Another provision that option to renew language usually contains is that the lease (except for the rent) will be on the same terms and conditions.  So, if there is a clause in your lease that needs to be negotiated you may want to reconsider the option to renew.  These clauses could include receiving a new base year for operating expense increases for an office tenant or excluding unreasonable lease clauses from applying. For instance, certain Triple Net clauses could be excluded for a retail tenant if you negotiated your renewal instead, but these exclusions won’t apply if you simply exercise your option to renew.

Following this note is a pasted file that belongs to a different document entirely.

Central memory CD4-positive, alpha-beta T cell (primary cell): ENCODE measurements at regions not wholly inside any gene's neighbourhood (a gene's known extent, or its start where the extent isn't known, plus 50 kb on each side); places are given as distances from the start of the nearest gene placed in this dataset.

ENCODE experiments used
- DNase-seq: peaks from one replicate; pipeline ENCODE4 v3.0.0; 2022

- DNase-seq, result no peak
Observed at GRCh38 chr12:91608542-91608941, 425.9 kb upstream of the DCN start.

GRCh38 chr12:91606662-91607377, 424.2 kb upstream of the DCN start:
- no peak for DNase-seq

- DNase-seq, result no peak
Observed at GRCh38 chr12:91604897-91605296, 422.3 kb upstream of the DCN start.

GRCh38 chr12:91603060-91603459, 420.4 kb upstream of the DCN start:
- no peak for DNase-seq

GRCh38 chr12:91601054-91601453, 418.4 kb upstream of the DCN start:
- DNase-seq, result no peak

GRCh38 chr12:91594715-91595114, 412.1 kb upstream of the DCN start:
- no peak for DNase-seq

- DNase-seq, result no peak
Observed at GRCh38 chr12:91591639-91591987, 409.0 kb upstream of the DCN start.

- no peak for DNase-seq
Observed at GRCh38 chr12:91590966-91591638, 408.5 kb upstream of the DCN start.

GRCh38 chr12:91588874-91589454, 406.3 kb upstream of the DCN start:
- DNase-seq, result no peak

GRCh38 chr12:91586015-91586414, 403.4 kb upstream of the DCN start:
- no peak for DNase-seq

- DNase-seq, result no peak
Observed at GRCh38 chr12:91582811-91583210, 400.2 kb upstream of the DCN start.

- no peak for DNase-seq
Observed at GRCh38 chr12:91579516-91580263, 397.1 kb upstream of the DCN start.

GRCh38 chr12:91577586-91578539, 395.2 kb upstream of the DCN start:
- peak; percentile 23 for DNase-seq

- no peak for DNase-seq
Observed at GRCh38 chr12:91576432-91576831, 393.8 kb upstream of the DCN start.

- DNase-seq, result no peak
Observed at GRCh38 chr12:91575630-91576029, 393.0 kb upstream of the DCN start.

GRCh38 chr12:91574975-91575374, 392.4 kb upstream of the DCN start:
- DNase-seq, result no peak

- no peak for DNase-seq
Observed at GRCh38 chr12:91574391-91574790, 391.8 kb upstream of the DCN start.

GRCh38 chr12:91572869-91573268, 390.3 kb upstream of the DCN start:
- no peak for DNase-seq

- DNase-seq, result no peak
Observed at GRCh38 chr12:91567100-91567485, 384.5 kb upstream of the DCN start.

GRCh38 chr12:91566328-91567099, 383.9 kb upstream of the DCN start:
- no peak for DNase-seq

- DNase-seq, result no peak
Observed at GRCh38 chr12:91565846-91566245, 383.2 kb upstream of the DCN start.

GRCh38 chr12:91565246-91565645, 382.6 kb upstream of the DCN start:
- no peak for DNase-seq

What is a tenant to do?  Hire a good commercial broker to help.  This broker will know the current market rents and be able to review the lease with you and recommend all necessary changes.  If the broker is active in your area, then the landlord will be concerned that this broker might relocate you to another building if the landlord isn’t fair.  You simply don’t have the same clout without a good broker and you won’t get as good of a deal.  But do it at least 6-12 months in advance of when your current lease terminates or at least 3 months before you have to exercise your option to renew so your broker and you have time to review your needs and options. One other really good thing that happens when you don’t exercise your option to renew, but rather negotiate your renewal, is that your option to renew many times gets left in place and is still valid the next time your lease terminates.